Author Topic: Trials of Oscar Wilde  (Read 3408 times)

Offline Front-Ranger

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Trials of Oscar Wilde
« on: March 04, 2015, 11:18:39 pm »
I watched an old movie yesterday, The Trials of Oscar Wilde, starring Peter Finch. It was riveting, even though it was more than 35 years old! Here's a quick review from IMDB:

Ken Hughes film 'The Trials of Oscar Wilde' may at first appear to be one of those cheesy Technicolor costume dramas when in fact it is a gripping and finely acted account of the appalling treatment Oscar Wilde received at the hands of the English justice system at the end of the 19th century.

Peter Finch is superb as the eponymous hero and is totally committed to the role and turns in one of his best performances on screen. The supporting cast is also quite good if more generalized in their characterizations, more a fault of the screenplay than the performers. There is one especially fine supporting performance from Lionel Jeffries as the maniacal Lord Queensbury. Jeffries plays Queensbury as a crazed brute, a type of man we can no longer countenance in these days, though I suspect they are still out there waiting for their chance to pounce on those who they fear and do not understand.

Sonia Dresdel is Lady Wilde, Oscar's dotty mother at the end of her life. It's a small part but is quietly powerful. Other people in Wilde's life, Constance, his wife, and Ada Leverson, his stalwart friend and life-long supporter, are tantalizingly glimpsed but little is revealed of their inner workings. But this isn't a film about them but about the actual trials and much of the film is spent in courtrooms. This might sound boring but it isn't.

James Mason appears in the first trial as the defending witness, for Lord Queensbury, and a more vicious, narrow-minded lawyer could hardly be found, even these days.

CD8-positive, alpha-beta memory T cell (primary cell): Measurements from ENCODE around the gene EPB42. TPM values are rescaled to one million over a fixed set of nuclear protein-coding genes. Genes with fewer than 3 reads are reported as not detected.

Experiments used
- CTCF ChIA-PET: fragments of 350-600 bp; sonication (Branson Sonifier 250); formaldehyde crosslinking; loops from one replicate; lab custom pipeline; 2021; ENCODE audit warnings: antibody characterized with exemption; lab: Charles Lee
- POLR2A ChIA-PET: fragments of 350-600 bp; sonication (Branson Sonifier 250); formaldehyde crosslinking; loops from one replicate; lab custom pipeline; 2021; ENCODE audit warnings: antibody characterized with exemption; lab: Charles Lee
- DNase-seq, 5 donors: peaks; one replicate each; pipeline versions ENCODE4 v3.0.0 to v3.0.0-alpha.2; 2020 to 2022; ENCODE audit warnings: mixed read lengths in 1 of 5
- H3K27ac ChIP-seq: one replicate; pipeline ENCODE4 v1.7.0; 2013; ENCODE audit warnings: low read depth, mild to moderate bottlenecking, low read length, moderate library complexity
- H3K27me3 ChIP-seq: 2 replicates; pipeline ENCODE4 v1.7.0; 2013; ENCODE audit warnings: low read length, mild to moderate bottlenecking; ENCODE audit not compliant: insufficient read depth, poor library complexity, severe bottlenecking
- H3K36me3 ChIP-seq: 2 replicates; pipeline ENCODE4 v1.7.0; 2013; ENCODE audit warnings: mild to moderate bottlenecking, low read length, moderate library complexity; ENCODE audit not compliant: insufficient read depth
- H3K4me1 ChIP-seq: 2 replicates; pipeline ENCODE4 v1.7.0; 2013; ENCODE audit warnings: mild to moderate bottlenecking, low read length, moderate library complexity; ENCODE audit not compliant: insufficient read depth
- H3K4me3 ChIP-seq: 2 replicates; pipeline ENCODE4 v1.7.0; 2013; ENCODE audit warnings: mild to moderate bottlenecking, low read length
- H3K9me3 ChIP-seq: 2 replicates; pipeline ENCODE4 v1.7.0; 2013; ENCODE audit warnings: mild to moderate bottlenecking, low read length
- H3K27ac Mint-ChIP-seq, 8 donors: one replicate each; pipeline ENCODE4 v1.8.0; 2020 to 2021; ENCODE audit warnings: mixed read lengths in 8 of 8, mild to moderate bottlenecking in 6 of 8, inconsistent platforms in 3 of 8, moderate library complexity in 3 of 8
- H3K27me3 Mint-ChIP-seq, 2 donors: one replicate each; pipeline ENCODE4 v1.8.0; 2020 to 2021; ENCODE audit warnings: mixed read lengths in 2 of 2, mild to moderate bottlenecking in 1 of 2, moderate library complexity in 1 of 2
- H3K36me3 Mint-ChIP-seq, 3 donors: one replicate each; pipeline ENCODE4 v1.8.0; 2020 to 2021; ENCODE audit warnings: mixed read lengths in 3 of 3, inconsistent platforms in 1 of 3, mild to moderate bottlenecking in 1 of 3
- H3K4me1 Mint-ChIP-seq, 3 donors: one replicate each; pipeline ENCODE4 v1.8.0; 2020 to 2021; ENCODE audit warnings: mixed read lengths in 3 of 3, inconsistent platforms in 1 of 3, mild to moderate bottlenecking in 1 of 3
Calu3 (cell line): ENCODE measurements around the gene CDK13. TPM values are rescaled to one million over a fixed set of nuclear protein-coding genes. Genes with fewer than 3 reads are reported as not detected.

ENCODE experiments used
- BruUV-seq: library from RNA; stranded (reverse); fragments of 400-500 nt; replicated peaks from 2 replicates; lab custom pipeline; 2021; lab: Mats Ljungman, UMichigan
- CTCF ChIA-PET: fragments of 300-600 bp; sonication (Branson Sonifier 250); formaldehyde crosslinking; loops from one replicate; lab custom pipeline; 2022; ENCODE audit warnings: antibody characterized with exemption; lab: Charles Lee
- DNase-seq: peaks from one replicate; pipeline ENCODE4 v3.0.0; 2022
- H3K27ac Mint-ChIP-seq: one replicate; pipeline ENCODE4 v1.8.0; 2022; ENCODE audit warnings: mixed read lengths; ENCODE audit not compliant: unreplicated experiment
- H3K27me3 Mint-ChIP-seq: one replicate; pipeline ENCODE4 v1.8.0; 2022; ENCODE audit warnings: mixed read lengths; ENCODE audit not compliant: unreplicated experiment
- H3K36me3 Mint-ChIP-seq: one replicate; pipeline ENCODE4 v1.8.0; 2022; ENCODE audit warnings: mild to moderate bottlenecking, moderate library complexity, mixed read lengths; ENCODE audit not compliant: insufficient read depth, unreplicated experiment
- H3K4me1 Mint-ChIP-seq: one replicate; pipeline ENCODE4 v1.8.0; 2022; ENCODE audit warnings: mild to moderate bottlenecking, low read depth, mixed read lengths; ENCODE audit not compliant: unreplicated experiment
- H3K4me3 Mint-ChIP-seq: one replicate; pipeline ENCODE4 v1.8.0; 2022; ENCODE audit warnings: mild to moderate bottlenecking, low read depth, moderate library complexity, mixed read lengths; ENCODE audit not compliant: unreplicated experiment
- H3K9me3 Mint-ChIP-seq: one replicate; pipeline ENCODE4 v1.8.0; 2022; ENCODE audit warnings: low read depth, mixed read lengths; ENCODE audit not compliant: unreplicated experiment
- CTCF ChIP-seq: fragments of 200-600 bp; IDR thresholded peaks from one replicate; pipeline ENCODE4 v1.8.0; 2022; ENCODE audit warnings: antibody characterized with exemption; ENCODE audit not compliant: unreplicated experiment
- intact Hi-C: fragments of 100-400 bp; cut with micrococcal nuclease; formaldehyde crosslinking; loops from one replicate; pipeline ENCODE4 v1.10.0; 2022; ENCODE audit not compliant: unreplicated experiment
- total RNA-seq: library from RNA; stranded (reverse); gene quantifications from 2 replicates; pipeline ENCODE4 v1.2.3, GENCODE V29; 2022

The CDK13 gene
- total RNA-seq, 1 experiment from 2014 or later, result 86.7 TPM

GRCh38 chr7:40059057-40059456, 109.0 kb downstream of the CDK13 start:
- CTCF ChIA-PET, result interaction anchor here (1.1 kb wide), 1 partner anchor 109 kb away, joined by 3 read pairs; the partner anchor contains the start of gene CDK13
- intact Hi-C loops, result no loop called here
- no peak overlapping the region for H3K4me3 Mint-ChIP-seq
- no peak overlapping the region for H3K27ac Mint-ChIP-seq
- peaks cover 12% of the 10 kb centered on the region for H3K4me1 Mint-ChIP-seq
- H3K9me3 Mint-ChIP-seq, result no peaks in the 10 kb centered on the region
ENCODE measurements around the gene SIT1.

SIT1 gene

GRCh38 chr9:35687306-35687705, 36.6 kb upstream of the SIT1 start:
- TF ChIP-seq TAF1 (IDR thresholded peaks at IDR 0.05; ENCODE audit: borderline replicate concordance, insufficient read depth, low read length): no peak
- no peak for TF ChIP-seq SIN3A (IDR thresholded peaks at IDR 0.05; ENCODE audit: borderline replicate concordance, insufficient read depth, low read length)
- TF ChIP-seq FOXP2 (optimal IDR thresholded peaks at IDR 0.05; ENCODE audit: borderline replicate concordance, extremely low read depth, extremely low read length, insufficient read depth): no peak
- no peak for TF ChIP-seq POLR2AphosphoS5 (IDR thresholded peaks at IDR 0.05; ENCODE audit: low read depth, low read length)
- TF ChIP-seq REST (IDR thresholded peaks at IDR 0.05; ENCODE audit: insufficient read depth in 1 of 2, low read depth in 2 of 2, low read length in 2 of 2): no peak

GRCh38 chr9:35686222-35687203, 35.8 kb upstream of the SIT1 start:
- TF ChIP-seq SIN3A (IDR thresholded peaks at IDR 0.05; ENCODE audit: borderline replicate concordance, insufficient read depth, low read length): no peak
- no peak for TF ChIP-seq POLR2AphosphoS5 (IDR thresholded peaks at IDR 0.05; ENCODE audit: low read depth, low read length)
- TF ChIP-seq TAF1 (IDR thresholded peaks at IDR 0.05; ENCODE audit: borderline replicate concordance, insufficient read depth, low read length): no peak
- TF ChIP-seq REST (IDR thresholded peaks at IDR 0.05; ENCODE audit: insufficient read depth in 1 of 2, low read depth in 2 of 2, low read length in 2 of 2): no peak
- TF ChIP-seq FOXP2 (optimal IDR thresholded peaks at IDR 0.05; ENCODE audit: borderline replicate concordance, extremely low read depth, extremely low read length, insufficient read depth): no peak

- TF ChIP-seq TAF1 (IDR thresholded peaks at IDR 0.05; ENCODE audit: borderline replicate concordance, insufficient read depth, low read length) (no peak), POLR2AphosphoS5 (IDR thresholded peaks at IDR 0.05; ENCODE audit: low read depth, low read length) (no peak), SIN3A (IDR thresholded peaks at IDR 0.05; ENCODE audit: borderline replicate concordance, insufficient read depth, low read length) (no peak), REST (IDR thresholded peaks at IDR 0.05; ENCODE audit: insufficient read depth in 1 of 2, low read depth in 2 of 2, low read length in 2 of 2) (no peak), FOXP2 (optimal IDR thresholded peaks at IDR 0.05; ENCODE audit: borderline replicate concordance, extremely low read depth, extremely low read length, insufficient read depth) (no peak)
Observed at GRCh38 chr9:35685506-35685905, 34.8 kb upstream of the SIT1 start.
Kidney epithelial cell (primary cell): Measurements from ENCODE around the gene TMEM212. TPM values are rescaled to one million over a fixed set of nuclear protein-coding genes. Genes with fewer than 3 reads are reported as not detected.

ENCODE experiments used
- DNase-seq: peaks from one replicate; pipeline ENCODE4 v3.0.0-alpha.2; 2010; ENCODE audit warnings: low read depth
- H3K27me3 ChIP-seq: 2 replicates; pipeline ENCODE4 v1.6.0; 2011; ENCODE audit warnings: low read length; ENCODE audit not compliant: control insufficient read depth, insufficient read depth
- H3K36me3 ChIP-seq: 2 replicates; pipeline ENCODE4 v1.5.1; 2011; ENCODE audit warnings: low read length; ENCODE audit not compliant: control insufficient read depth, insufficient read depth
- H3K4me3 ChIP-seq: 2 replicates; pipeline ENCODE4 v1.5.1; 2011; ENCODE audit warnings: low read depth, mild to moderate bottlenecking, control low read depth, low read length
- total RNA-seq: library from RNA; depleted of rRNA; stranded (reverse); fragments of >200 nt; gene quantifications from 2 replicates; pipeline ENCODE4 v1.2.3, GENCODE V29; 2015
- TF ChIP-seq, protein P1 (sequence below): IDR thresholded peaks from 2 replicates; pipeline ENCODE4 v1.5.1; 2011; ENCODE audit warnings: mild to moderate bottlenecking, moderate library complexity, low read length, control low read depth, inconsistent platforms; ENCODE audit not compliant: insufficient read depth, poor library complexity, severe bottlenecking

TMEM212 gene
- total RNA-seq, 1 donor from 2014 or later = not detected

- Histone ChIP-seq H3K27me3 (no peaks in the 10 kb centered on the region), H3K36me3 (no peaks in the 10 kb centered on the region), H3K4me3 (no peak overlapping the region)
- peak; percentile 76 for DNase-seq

The technical credits are competent if nothing special; the music, melodramatic in a soap-opera-ish way, the sets plush and too clean. But somehow the power and tragedy of Wilde's story comes through all the gilding of the script, peppered with some of Wilde's wiser quotes, well-placed, naturally, in the text. There is nothing preachy or moralistic which is a relief, compared to the highly politicized scripts being written since this film was made.

It is interesting to note Nicholas Roeg as the camera operator. He wasn't the cinematographer but I detected a few Roeg-ish touches in a couple of the more meditative scenes.

This is not a film to be sluffed off as old-fashioned simply because there are no sex scenes or vulgar language or violence. The psychic violence suffered by Oscar Wilde was quite sufficient enough and this is a memorable film, worth having in the collection.
May 2019 be better for us all.

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Re: Trials of Oscar Wilde
« Reply #1 on: March 04, 2015, 11:55:22 pm »
The movie ends with an excerpt from this quote (spoiler alert!)

"Yet each man kills the thing he loves,
By each let this be heard,
Some do it with a bitter look,
Some with a flattering word,
The coward does it with a kiss,
The brave man with a sword!
Some kill their love when they are young,
And some when they are old;
Some strangle with the hands of Lust,
Some with the hands of Gold:
The kindest use a knife, because
The dead so soon grow cold.
Some love too little, some too long,
Some sell, and others buy;
Some do the deed with many tears,
And some without a sigh:
For each man kills the thing he loves,
Yet each man does not die.

Remind you of another story?
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Re: Trials of Oscar Wilde
« Reply #2 on: February 15, 2017, 09:37:06 pm »
Recent events remind me of the last days of Wilde. Remember how he filed a lawsuit against the man who wronged him by calling him  homosexual? Although for very different reasons, Trump might bring infamy down on him by stating over and over again that there was fraud in the election. There WAS fraud in the election, but on his side.
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Offline Jeff Wrangler

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Re: Trials of Oscar Wilde
« Reply #3 on: February 15, 2017, 11:21:35 pm »
"Yet each man kills the thing he loves,
By each let this be heard,
Some do it with a bitter look,
Some with a flattering word,
The coward does it with a kiss,
The brave man with a sword!
Some kill their love when they are young,
And some when they are old;
Some strangle with the hands of Lust,
Some with the hands of Gold:
The kindest use a knife, because
The dead so soon grow cold.
Some love too little, some too long,
Some sell, and others buy;
Some do the deed with many tears,
And some without a sigh:
For each man kills the thing he loves,
Yet each man does not die.

--The Ballad of Reading Gaol

(Read it in college.)
"It is required of every man that the spirit within him should walk abroad among his fellow-men, and travel far and wide."--Charles Dickens.